misrepresentation

The tort of passing off

The tort of passing off occurs where one trader (Defendant) has wrongly represented that its goods or services are related to those of another (Plaintiff) by imitating the latters get-up, or look and feel of their product or service.[1]  A passing off action is designed to provide a remedy when this situation results in damage to the Plaintiff’s business reputation.  It is usually pleaded as an alternative cause of action to misleading and deceptive conduct pursuant to the Australian Consumer Law, contained inside schedule 2 of the Competition and Consumer Act 2010 (Cth).   [Read more…]

Legal issues of making financial forecasts in business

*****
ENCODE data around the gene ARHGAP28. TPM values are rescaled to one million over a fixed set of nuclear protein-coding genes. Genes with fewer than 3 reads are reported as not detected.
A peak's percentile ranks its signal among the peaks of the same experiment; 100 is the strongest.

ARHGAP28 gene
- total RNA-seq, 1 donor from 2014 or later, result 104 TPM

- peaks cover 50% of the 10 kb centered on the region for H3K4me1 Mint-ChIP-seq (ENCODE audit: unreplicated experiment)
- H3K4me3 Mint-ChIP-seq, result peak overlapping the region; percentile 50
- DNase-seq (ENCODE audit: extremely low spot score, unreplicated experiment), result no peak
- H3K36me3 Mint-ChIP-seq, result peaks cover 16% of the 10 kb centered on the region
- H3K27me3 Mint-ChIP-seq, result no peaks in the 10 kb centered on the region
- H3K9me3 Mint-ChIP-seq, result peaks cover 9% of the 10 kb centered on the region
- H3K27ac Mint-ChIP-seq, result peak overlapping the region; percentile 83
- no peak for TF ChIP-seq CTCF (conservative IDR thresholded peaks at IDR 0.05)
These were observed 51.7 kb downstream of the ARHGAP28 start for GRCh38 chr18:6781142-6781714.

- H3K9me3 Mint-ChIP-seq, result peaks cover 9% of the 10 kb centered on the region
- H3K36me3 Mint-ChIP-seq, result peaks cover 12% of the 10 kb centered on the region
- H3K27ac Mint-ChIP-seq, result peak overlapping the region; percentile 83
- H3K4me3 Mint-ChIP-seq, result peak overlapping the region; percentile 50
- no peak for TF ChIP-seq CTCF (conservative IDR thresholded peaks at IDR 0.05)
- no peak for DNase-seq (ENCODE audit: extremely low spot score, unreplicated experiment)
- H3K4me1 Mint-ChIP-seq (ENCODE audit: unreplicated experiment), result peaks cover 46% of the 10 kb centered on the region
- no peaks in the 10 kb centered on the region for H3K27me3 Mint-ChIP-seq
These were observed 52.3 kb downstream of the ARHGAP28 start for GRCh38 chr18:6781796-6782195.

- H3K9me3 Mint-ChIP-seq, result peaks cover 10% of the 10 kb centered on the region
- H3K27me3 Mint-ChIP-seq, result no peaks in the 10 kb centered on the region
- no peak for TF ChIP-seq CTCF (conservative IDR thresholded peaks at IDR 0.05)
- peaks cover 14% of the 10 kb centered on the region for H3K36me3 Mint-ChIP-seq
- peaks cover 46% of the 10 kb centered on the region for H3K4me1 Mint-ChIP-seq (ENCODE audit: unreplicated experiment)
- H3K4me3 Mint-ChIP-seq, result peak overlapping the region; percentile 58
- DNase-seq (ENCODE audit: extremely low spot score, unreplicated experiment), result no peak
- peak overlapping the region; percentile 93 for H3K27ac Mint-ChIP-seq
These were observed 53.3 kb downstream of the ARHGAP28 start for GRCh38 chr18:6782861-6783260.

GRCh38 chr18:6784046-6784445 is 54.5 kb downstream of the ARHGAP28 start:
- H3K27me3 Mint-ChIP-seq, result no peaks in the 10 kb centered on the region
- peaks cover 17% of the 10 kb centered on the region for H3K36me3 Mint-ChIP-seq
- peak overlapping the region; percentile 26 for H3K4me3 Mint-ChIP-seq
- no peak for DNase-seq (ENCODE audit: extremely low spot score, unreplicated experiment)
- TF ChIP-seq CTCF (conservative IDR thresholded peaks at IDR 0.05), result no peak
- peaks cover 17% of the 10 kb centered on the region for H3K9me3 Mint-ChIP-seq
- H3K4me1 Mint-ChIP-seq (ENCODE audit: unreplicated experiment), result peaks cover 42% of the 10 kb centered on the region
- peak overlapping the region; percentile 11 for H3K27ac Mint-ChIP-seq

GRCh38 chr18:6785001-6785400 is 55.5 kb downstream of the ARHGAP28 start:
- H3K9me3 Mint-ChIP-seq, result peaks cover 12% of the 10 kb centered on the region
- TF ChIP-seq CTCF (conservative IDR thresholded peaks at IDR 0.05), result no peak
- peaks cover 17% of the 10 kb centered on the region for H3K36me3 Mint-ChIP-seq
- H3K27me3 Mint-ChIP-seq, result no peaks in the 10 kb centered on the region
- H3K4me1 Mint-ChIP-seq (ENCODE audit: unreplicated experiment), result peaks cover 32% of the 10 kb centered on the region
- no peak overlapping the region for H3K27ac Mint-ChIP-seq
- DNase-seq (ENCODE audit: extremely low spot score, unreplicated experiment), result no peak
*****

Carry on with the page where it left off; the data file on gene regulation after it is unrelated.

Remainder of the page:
When a business is seeking to raise capital or advertise as being for sale financial forecasts are often made in a way so as to appeal to the target audience – investors or potential buyers.  In some cases however, the forecasts made do not translate into reality giving rise to potential legal consequences.  As forecasts are indicators often relied used by investors to make decisions on whether or not to invest, statements that are incorrect may amount to misleading and deceptive conduct under the Australian Consumer Law (ACL) (being Schedule 2 to the Competition and Consumer Act 2010 (Cth)) and have potentially serious legal consequences. [Read more…]

Misleading and deceptive conduct in business dealings

Business dealings between two or more parties often involve statements or representations during negotiations prior to reaching a concluded bargain. This article considers some case examples of conduct found to be misleading and deceptive in a variety of common business and commercial settings

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